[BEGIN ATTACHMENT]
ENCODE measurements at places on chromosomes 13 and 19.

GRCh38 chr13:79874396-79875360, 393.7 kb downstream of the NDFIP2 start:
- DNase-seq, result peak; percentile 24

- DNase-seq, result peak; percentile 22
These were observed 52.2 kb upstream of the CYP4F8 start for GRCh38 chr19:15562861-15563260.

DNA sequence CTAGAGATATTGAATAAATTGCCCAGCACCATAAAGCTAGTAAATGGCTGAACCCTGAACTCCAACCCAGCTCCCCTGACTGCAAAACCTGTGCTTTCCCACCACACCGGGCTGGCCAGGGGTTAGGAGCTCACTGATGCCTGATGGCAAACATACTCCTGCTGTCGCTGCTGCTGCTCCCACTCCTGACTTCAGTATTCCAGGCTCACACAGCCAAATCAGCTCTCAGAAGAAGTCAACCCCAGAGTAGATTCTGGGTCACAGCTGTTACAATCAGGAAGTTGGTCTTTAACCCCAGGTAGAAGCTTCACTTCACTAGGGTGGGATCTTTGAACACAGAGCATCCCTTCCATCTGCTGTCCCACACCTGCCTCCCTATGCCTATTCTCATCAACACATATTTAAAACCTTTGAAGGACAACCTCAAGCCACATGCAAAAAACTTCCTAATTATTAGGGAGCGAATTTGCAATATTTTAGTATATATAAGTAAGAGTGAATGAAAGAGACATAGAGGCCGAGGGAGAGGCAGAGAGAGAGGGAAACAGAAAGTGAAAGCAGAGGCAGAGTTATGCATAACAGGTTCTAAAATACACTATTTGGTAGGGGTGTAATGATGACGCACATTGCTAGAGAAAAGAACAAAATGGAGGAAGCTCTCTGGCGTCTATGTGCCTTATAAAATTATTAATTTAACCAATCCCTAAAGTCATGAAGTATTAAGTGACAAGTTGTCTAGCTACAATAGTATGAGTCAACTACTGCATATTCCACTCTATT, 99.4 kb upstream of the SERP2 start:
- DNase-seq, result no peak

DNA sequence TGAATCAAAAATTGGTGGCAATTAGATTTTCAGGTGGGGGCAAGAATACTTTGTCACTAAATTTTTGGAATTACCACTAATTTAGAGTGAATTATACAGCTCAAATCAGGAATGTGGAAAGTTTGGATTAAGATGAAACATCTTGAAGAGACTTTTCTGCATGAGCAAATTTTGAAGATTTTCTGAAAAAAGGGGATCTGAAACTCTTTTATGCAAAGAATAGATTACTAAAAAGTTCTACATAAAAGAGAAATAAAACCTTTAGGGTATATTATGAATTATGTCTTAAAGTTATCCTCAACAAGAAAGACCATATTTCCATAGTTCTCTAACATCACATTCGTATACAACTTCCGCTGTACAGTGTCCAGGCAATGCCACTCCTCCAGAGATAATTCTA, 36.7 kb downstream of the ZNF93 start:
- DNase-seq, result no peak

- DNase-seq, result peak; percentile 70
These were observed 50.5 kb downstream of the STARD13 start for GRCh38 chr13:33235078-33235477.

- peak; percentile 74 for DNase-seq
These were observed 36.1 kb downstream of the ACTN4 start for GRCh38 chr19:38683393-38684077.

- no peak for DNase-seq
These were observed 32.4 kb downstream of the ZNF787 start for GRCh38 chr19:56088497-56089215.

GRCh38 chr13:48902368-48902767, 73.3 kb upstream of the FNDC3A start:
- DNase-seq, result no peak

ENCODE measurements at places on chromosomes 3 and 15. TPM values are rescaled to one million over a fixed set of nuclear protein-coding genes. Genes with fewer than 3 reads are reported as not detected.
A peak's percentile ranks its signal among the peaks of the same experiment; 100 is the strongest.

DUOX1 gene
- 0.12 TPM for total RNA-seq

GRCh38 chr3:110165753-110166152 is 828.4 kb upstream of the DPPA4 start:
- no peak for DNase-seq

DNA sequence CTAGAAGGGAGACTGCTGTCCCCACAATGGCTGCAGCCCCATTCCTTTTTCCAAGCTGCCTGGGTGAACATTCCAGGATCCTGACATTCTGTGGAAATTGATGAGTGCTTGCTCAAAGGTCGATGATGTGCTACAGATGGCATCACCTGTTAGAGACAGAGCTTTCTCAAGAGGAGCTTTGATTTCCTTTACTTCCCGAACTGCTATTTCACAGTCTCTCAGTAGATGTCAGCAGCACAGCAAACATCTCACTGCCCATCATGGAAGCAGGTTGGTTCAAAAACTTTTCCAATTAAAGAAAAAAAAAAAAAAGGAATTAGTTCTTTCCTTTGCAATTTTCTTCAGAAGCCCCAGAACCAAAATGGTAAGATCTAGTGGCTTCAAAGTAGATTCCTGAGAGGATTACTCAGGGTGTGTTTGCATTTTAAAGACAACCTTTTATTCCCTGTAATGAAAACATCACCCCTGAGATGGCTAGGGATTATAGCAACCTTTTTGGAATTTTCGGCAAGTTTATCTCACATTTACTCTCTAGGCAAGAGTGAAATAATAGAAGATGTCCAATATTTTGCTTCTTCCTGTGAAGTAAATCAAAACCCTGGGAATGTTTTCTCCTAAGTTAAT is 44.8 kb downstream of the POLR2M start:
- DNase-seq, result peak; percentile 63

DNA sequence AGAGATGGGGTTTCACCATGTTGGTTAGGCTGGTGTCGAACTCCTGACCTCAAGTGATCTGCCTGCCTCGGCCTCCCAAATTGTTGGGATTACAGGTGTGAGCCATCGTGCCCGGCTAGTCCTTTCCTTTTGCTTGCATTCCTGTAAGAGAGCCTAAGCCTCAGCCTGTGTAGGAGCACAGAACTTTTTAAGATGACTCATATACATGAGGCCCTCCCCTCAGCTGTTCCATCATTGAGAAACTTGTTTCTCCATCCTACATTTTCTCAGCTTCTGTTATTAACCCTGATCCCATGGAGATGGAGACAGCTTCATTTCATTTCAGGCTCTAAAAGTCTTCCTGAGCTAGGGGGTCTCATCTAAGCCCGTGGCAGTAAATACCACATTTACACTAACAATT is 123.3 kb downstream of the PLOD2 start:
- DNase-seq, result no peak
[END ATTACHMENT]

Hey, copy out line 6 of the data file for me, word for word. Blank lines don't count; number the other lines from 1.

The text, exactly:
DNA sequence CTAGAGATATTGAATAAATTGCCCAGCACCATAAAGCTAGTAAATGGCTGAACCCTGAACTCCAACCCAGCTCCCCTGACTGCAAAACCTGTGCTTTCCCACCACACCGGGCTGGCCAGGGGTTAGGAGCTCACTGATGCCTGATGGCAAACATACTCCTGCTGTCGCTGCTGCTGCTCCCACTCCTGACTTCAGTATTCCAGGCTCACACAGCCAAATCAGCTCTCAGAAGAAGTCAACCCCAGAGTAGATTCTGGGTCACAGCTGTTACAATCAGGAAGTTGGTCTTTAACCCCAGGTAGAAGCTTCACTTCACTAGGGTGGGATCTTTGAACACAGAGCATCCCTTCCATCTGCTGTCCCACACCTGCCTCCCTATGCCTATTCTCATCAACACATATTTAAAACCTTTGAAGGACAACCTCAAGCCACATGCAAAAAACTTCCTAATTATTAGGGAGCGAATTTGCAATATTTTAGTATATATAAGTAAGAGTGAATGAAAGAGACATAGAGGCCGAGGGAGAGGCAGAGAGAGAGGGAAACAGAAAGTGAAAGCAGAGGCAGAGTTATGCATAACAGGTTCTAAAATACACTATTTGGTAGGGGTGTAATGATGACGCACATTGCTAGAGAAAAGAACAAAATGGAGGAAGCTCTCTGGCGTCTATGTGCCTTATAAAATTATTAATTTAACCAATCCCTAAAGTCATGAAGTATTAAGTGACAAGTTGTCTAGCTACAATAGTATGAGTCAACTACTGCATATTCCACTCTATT, 99.4 kb upstream of the SERP2 start: